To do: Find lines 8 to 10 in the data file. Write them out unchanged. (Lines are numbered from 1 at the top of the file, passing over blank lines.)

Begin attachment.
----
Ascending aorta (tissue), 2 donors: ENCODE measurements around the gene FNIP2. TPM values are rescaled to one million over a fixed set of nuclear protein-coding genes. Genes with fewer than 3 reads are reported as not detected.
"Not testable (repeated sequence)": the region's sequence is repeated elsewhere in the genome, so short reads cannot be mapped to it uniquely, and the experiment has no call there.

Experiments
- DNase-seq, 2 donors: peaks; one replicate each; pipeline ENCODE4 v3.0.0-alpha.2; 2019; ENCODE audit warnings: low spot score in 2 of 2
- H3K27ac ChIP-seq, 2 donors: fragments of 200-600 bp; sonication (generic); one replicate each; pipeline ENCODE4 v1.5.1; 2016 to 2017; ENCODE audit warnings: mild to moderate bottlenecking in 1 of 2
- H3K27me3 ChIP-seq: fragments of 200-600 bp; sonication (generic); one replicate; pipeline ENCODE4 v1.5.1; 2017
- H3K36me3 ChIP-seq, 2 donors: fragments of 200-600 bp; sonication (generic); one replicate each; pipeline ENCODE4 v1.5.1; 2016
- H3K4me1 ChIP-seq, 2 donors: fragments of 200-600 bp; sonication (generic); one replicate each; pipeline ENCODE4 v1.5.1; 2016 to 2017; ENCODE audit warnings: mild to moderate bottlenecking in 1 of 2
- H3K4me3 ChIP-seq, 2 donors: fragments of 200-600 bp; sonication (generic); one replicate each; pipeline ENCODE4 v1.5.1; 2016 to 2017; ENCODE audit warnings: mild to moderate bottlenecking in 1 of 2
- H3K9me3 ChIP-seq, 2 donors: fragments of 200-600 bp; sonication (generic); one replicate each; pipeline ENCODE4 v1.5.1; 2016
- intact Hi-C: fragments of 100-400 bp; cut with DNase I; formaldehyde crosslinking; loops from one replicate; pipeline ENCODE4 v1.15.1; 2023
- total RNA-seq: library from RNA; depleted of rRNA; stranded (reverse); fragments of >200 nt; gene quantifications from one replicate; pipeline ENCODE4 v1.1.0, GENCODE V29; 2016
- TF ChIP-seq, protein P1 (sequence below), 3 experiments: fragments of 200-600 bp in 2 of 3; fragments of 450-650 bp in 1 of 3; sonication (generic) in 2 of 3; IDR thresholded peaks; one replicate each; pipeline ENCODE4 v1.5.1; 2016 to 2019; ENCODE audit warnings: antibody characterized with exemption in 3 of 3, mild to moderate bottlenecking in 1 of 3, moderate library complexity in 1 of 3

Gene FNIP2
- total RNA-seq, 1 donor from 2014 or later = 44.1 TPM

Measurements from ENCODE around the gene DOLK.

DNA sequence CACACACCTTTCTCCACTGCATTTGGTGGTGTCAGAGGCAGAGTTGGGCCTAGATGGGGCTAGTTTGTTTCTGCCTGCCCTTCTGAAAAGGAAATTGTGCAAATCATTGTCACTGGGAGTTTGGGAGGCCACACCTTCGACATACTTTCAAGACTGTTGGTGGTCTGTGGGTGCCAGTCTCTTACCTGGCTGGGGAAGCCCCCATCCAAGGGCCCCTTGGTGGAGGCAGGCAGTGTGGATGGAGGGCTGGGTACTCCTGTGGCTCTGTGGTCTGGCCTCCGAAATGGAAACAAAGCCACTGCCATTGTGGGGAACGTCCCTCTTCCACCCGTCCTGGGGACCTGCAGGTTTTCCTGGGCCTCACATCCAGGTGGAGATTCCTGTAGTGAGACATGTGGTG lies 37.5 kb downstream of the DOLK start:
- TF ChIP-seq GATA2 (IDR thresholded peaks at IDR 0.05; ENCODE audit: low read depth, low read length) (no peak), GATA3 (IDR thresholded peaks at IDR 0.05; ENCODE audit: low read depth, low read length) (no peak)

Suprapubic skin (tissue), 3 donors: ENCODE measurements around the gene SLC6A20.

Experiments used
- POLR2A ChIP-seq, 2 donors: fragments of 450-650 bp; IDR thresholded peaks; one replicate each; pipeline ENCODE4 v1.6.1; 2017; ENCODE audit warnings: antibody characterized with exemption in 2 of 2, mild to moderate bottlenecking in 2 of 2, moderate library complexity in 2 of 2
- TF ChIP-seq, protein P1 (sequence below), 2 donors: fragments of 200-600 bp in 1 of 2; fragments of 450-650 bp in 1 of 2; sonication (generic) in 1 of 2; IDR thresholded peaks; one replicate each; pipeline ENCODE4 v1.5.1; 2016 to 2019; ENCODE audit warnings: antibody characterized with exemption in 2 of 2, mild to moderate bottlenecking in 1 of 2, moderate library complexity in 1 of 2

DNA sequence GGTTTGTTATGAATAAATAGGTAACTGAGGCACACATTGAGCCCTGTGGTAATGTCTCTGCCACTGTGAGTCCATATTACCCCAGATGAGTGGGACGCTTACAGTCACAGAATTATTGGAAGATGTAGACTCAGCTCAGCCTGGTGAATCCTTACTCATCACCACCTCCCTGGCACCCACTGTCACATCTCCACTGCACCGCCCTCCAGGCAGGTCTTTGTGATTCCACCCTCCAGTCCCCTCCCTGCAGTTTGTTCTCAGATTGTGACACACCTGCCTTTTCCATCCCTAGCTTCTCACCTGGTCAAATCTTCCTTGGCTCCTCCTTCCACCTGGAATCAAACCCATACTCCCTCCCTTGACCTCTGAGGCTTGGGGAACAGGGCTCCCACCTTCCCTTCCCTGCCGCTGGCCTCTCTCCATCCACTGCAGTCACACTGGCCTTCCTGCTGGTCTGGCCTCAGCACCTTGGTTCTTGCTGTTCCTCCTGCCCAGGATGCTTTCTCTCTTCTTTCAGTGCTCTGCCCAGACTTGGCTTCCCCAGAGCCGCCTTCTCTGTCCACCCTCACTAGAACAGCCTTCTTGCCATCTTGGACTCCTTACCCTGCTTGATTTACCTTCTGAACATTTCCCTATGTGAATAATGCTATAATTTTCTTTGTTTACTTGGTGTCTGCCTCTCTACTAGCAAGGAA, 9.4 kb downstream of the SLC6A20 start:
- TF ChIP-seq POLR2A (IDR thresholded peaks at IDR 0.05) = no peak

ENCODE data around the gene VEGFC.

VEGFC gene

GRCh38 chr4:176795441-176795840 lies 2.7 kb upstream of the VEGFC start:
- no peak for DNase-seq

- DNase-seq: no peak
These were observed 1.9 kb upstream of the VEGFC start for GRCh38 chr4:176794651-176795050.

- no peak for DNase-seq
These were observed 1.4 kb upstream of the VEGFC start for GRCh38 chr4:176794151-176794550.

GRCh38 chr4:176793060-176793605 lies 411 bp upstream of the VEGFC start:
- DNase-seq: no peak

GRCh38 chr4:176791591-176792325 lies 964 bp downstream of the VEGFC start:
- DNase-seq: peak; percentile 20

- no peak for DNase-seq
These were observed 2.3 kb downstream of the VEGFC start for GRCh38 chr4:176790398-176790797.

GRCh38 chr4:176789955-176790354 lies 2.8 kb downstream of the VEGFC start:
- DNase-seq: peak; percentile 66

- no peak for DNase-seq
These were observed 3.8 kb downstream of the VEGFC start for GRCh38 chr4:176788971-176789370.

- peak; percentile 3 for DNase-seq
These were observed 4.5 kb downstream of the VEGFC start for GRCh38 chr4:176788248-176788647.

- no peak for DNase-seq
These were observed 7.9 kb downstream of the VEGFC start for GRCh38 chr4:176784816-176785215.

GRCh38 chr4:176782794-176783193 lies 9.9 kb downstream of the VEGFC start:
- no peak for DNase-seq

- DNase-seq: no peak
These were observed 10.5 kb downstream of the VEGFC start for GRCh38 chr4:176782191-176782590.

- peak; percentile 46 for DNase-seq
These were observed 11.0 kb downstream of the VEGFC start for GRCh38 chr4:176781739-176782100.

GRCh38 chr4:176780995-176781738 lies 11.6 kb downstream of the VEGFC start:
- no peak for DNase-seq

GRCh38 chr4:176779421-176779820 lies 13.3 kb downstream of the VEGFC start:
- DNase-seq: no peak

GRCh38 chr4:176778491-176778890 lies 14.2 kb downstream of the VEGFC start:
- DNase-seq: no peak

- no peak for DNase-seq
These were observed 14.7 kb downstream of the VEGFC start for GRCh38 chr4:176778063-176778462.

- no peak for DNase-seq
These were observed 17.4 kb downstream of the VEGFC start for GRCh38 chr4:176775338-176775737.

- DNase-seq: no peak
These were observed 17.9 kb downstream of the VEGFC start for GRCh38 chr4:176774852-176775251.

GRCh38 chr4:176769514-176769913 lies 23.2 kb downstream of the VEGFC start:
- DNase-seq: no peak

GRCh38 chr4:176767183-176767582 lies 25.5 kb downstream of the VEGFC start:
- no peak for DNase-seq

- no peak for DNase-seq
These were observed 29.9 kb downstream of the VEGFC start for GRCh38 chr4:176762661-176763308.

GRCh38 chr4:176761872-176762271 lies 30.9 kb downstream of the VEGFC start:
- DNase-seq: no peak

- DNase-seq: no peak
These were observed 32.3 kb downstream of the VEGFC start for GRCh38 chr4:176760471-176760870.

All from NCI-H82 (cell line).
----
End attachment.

- H3K4me1 ChIP-seq, 2 donors: fragments of 200-600 bp; sonication (generic); one replicate each; pipeline ENCODE4 v1.5.1; 2016 to 2017; ENCODE audit warnings: mild to moderate bottlenecking in 1 of 2
- H3K4me3 ChIP-seq, 2 donors: fragments of 200-600 bp; sonication (generic); one replicate each; pipeline ENCODE4 v1.5.1; 2016 to 2017; ENCODE audit warnings: mild to moderate bottlenecking in 1 of 2
- H3K9me3 ChIP-seq, 2 donors: fragments of 200-600 bp; sonication (generic); one replicate each; pipeline ENCODE4 v1.5.1; 2016